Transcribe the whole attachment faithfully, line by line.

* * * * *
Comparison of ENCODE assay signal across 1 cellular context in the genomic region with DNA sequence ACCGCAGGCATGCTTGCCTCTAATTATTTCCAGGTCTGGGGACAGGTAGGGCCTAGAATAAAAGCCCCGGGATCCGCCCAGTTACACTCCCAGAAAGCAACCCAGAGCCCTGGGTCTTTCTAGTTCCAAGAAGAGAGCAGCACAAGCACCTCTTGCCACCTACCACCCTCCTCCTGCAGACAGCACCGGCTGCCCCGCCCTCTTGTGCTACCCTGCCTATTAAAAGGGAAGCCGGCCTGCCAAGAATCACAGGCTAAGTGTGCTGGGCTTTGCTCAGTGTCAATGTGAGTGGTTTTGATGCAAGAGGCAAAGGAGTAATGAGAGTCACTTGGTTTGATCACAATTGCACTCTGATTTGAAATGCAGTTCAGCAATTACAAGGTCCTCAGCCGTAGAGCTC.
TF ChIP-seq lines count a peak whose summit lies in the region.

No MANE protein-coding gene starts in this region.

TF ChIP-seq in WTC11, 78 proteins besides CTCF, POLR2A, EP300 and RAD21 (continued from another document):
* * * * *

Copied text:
Comparison of ENCODE assay signal across 1 cellular context in the genomic region with DNA sequence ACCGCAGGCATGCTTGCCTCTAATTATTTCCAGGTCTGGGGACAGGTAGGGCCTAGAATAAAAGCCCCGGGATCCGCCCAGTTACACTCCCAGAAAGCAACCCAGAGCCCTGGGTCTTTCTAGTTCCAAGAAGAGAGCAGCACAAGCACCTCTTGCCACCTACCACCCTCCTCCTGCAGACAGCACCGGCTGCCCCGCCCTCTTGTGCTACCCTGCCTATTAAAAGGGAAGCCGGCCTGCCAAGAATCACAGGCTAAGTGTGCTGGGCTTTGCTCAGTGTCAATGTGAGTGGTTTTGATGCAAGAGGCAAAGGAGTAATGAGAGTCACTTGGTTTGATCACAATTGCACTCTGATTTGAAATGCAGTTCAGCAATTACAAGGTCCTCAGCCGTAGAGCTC.
TF ChIP-seq lines count a peak whose summit lies in the region.

No MANE protein-coding gene starts in this region.

TF ChIP-seq in WTC11, 78 proteins besides CTCF, POLR2A, EP300 and RAD21 (continued from another document):